Naropa’s talks and certificate program ain’t no casual Burning Man approach; they’re more like informational deep-dives into the psychedelic and plant medicine rabbit hole that hold space for conversations that can expand into making meaningful, positive change.
We’re talking discussions that explore LSD and the Alchemy of Modernity, Buddhism and Plant-Based Medicine in diverse communities, and How the Psychedelic Renaissance Can Stop War. And that’s just for us everyday folk to listen in on.
So, what if we’re someone who has some sticky mental health woes? Maybe we’ve sampled some shrooms, were intrigued by the experience, and are curious about PAT as a means to deepen our healing.
Or maybe we’re a practicing therapist, chaplain, or ecopsychologist (yep, that’s a thing if you didn’t know) looking to add PAT techniques to our toolbox.
How exactly does an assisted therapy approach differ from engaging in these practices without a therapy setting?
Psychedelics from the “couch” (a.k.a. psychedelic therapies)
Well, in the words of Lewis, both mindful recreational psychedelic use and PAT have therapeutic potential. But, “at the same time, the kind of models that have been developed for psychedelic-assisted therapy really create a container of safety.”
And with a real sense of safety, the journey gets real deep, real meaningful, real fast.
At a festival, concert, or just being with friends, the container of our experience is somewhat open. And if it’s open, there’s an ability for unpleasant people, influences, or elements to filter in (1). If we’re in a container where it isn’t safe to let go, we don’t, and the medicinal effect of a psychedelic is reduced, completely diminished, or, in some cases, can even end up being harmful and/or scary .
In a therapeutic context, though, Lewis says, a container is created that allows for real healing to begin.
“I might venture to say that the number one most important thing in psychedelic therapy is being able to actually let go,” Lewis says. “The therapeutic context really creates a kind of special opportunity where it is actually safe for people to begin to let go.”
Okay, but I’m Spiritual. Is there really a deeper way to approach doin’ or dolin’ out psychedelic-induced letting go?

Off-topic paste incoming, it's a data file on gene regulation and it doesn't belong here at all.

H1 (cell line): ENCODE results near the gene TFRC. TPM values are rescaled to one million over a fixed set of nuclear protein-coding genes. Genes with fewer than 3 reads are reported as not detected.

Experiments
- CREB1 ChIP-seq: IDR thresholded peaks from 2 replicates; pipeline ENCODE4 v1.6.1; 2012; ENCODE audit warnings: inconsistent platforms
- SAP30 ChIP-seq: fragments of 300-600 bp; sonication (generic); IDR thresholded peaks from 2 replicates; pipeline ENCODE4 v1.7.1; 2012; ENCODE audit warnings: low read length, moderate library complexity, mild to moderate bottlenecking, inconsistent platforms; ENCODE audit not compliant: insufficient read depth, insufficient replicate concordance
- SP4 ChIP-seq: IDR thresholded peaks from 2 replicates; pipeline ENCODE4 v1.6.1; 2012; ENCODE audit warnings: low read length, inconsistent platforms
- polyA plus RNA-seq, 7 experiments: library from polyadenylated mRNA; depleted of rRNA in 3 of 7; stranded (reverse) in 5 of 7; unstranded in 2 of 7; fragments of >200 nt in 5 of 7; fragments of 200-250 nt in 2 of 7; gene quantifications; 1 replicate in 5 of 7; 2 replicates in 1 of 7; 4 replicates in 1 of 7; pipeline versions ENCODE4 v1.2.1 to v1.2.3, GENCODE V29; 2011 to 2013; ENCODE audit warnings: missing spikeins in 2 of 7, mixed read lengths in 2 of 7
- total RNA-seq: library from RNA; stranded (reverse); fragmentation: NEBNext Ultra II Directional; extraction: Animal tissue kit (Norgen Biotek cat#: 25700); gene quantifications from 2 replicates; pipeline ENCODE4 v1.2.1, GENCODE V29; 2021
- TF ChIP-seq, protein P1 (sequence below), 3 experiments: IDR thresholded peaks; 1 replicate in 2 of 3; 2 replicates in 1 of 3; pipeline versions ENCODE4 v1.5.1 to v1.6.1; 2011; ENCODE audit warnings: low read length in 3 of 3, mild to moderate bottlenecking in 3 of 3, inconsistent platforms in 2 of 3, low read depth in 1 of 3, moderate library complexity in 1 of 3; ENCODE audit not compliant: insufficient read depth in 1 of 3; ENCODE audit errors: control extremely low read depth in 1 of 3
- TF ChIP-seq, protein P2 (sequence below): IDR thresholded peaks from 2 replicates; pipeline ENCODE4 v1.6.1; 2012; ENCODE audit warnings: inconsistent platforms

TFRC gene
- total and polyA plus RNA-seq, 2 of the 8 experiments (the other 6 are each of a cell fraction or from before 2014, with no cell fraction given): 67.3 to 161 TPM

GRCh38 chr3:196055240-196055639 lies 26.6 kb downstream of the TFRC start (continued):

I get it. I mean, if psychedelics take us “elsewhere” in our minds when Buddhism is often so focused on presence in and acceptance of the moment, how do drugs that chemically and could perhaps structurally alter our brains (3) come together?
Here’s one way to look at it:
“As a Buddhist, I might say that drugs are empty of inherent nature,” Lewis says. “It’s the meaning we’re imputing onto them that matters.” And when it comes to imputing meaning onto psychedelics, when used as a healing tool, they can be phenomenally beneficial in helping us to do one thing that Buddhists always seek to do—push beyond our ego.
That’s because psychedelics help us to enter deeper layers of our brains and start forming new neurological pathways to healing (4).
That sort of “going beyond” is pivotal to experiencing the real, life-changing results that PAT can offer those who have experienced serious trauma, and it can sometimes be painful or frightening for folks lying on the therapeutic couch.
Because it gets deep beneath the surface of “who we are,” PAT is ideal for people who have tried almost every other therapeutic avenue to no avail—folks like veterans, first responders, sexual assault survivors, people who have already been through years and years of therapy and different kinds of medications, people with substance abuse, and people who have had suicide attempts.
Yes, you read that right. Psychedelics can actually help folks let go of their addictions rather than create a new one—if administered expertly.
Because of this, PAT is considered by Naropa to be an advanced treatment methodology that requires unique skillsets and knowledge to help guide patients through what might be anything from beautifully moving to vividly ugly experiences. And that’s what they’re here to teach.